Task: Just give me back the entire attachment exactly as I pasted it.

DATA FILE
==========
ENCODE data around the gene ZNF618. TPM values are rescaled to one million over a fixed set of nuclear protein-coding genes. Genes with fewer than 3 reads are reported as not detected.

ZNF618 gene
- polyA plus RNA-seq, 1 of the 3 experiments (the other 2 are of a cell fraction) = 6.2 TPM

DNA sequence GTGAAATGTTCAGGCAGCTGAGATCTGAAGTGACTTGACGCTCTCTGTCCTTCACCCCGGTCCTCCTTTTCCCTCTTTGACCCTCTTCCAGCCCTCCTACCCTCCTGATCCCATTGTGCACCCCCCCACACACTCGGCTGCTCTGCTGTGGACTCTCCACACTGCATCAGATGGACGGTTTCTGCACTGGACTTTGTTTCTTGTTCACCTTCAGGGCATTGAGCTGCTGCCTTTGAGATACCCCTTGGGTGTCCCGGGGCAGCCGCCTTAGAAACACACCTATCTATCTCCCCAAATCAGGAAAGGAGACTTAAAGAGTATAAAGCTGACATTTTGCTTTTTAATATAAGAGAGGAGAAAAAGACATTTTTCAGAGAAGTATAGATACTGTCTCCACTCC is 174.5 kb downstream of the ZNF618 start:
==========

ENCODE data around the gene ZNF618. TPM values are rescaled to one million over a fixed set of nuclear protein-coding genes. Genes with fewer than 3 reads are reported as not detected.

ZNF618 gene
- polyA plus RNA-seq, 1 of the 3 experiments (the other 2 are of a cell fraction) = 6.2 TPM

DNA sequence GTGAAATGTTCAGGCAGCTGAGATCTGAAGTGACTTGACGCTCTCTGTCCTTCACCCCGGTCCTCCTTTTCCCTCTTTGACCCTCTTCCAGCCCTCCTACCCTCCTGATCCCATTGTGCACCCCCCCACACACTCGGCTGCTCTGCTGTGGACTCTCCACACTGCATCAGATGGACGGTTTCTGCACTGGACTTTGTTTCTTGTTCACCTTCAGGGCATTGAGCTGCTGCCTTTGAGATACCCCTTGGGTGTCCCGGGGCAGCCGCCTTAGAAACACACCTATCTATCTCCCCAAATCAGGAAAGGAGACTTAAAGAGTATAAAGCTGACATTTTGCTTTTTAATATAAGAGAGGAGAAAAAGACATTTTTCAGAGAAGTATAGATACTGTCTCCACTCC is 174.5 kb downstream of the ZNF618 start: